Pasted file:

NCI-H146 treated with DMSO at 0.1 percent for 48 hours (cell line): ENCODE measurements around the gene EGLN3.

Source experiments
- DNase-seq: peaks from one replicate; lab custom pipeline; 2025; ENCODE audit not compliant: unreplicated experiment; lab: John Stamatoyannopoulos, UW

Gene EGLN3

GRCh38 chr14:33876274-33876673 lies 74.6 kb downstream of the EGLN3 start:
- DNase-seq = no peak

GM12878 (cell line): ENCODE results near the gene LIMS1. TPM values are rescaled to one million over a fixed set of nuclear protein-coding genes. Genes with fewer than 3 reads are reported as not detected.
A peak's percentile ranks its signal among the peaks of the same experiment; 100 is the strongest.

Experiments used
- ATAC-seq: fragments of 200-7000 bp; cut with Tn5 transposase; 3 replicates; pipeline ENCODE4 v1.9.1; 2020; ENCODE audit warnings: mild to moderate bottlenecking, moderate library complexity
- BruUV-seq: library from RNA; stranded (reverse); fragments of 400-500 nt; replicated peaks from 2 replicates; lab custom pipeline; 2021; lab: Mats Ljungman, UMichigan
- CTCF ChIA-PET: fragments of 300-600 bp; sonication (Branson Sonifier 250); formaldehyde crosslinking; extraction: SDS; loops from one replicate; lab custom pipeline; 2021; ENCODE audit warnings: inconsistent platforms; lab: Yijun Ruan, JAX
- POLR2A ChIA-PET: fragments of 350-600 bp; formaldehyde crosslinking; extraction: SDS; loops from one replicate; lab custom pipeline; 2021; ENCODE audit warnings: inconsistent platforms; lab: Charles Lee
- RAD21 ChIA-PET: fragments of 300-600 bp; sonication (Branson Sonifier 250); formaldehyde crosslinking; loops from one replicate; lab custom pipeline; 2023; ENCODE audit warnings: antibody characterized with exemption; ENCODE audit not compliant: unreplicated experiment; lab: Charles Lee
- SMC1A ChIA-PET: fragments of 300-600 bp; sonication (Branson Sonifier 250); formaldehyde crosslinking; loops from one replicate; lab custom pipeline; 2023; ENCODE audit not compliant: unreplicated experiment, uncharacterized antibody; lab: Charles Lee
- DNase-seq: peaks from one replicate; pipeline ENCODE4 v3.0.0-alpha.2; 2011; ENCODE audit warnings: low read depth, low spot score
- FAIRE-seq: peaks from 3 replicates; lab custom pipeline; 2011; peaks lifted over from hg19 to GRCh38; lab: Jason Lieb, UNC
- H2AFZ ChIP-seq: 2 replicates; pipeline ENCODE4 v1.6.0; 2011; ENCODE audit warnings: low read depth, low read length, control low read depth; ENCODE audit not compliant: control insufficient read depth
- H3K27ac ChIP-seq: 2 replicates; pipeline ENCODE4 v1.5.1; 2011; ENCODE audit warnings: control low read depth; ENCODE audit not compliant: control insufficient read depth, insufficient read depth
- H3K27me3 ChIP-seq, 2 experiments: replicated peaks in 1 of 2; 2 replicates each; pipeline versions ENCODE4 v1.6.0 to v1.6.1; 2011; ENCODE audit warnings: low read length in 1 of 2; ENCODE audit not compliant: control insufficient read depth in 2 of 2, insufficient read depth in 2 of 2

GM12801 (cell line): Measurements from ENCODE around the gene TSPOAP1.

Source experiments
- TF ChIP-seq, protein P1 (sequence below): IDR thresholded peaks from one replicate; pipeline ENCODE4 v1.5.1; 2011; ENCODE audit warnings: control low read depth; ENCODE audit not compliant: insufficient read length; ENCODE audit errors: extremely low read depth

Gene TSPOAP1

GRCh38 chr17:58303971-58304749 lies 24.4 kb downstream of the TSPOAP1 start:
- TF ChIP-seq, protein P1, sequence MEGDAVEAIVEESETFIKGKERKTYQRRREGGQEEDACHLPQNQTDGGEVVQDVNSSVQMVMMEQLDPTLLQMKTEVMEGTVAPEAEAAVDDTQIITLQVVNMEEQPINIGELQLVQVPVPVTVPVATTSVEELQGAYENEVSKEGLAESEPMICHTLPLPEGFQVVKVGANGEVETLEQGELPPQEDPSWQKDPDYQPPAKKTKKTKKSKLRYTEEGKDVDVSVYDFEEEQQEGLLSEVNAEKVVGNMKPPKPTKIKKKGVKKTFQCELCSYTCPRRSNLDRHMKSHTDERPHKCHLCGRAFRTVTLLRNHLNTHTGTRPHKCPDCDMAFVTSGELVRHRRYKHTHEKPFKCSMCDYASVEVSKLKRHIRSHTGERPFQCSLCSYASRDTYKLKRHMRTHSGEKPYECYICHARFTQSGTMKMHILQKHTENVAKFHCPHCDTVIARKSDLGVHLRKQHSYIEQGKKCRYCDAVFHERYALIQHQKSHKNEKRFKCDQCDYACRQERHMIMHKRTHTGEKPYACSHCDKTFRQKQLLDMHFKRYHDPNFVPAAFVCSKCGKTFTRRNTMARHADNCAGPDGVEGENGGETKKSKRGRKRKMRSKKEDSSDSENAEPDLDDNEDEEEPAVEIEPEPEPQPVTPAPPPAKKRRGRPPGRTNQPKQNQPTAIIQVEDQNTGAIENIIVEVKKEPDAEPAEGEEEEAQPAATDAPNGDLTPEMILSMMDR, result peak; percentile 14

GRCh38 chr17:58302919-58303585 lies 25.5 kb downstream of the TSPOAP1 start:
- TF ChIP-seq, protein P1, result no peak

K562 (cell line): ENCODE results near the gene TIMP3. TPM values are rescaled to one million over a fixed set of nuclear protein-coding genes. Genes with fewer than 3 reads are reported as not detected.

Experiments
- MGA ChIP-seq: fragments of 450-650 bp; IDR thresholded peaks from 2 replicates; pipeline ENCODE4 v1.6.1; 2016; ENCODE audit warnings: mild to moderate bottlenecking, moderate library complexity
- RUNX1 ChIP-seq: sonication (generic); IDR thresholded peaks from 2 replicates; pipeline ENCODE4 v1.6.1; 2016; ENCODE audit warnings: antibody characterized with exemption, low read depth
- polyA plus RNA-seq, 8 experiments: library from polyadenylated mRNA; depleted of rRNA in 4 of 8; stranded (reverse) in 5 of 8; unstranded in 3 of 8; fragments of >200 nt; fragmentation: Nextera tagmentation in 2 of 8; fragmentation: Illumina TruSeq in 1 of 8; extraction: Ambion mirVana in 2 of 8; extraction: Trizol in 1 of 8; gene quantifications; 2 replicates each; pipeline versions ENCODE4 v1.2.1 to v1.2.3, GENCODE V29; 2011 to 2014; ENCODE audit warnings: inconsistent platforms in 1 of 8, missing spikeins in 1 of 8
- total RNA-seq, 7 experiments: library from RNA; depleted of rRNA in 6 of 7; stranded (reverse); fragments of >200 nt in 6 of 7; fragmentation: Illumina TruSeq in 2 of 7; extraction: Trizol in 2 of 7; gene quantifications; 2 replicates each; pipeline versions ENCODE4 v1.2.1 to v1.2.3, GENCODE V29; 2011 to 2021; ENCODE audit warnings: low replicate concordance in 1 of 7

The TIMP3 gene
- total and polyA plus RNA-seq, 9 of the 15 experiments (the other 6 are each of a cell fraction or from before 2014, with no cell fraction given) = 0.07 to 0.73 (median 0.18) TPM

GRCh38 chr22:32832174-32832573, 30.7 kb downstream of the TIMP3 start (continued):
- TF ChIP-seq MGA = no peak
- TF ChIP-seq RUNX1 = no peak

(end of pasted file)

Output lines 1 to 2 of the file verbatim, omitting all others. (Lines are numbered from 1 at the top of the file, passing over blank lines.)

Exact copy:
NCI-H146 treated with DMSO at 0.1 percent for 48 hours (cell line): ENCODE measurements around the gene EGLN3.

Source experiments